Daily Independent (Ashland, KY)

Editorials

August 27, 2013

Promoting visits

Jails helping inmates meet with family via the Internet

ASHLAND — The Campbell County Detention Center in Newport is using technology to help prisoners communicate with family members who live many miles from northern Kentucky. It is an excellent service that we hope many other Kentucky jails will soon copy.

Earlier this month, the detention center began offering off-site Internet access visitations similar to Skype. Jailer James Daley told The Kentucky Enquirer that the system would provide additional security at the jail, decrease the amount of jail staff time spent on visitations and give an advantage to inmates’ families.

“A child should not suffer because mom or dad is in jail,” he said. “Now, anyplace they can access the computer, they will be able to have a lot more visitation time.”

Statistics show that those who have regular visits from family members while they are behind bars are less likely to commit new crimes and return to jail once they are released. But it is not unusual for an individual to be incarcerated hundreds of miles from their families. Even if they are not, visiting an inmate in jail can be a harrowing experience, especially for children. Just having to empty their pockets and be exposed to frisking and seeing the jail doors close behind them when entering the visiting room can be a chilling experience for children whose only “crimes” are having a parent or other close relative incarcerated.

Daley said he got the idea from the Rutherford County Jail in Murfreesboro, Tenn., which as offered online visitation since May. Rutherford Jail Lt. Chris Deal says it has increased safety and allowed inmate to bond with loved ones.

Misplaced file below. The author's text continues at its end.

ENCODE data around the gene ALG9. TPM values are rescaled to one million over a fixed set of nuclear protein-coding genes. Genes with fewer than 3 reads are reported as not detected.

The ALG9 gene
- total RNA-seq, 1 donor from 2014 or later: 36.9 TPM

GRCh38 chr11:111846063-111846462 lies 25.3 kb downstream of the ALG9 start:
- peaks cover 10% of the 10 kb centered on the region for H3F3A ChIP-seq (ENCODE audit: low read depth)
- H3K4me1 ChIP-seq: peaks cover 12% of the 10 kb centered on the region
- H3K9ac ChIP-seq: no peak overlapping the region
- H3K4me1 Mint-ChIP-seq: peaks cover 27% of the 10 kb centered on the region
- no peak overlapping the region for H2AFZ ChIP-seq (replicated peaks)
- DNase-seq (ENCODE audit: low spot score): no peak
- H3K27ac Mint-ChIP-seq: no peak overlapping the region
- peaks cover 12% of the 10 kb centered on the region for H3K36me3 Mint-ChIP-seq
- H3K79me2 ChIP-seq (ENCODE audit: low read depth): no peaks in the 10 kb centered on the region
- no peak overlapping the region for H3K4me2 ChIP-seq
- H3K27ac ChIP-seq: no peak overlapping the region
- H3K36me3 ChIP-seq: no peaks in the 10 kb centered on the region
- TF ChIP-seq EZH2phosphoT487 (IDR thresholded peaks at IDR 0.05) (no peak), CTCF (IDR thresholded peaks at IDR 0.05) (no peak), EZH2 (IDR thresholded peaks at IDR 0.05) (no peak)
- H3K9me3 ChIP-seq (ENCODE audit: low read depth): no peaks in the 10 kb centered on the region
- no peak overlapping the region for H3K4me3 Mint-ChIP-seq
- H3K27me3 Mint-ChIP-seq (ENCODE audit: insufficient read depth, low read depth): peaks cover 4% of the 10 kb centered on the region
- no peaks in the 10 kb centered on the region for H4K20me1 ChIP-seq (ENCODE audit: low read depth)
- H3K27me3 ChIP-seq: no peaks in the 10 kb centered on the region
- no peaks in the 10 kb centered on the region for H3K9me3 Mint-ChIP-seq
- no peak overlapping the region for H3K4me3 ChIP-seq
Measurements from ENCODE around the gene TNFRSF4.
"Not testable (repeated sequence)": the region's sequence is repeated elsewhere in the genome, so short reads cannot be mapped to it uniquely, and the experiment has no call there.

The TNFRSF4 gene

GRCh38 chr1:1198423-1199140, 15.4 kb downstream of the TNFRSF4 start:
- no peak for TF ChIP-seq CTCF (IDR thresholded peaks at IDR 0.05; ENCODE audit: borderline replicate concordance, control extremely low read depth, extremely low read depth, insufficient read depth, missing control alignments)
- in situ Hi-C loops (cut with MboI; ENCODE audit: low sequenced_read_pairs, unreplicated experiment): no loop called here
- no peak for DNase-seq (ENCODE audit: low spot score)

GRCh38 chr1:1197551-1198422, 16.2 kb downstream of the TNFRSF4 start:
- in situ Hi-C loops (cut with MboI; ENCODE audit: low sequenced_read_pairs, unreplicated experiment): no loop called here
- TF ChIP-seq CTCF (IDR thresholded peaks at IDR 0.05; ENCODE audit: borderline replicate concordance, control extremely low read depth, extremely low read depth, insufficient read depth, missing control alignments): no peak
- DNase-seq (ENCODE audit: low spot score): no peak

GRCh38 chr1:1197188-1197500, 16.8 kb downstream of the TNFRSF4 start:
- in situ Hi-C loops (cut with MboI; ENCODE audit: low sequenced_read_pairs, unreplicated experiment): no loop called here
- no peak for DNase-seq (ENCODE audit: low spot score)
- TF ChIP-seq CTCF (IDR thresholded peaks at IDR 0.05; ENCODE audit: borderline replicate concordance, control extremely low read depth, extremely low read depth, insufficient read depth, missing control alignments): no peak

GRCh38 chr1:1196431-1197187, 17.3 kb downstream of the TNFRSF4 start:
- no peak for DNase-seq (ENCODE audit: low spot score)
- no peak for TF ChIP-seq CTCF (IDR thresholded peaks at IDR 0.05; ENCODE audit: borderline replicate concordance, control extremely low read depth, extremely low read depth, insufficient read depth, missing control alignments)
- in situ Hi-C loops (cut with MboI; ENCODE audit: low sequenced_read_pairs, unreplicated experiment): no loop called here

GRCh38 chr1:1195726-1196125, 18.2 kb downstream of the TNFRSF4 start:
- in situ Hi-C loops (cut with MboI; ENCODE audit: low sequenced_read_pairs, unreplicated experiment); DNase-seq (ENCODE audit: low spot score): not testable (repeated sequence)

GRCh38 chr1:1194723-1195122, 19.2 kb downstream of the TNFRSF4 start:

“So far, it’s been good,” said Deal. “It keeps the jail safer.”

Both jails require people to give a 24-hour notice that they intend to use the service, they must register and they pay for it.

Deal said there is the potential for nudity, profanity and other unacceptable behavior, but “we get that anyway in our lobby.” If that happens, deputy jailers have recourse.

“We have the ability to shut it off right then, there, boom, you’re done,” Deal said.

The service is not cheap. Campbell County is paying $206,000 for the system for the first year, but much of that is a one-time for installation of on-site visitation through video viewing. Both Daley and Deal both say it’s worth it.

“It’s self-sustaining,” Deal said, adding that visitors pay for their time online with inmates.

“The key for me is to offset as best we can taxpayers’ cost,” said Daley, who agreed that the pay-per-visit initiative helps do that.

Patel Services, which outfitted Campbell County with its system, said the concept is catching on in several states. “The whole reason for this is, they have to use less staff time to do it,” said Brett Ruschman, managing partner of Patel.

Law-abiding family members can offer inmates the support they need to turn away from crime. On the other hand, inmates who rarely receive any visitors can easily become isolated and lack the support they need not only while incarcerated, but even more so when they are released.

We have no problem with charging family members for use of the service. Chances are the cost of visiting a loved one over the Internet will be far less costly and much more time-consuming than driving to the jail for visitation, and if the fees help pay for the service, all the better.

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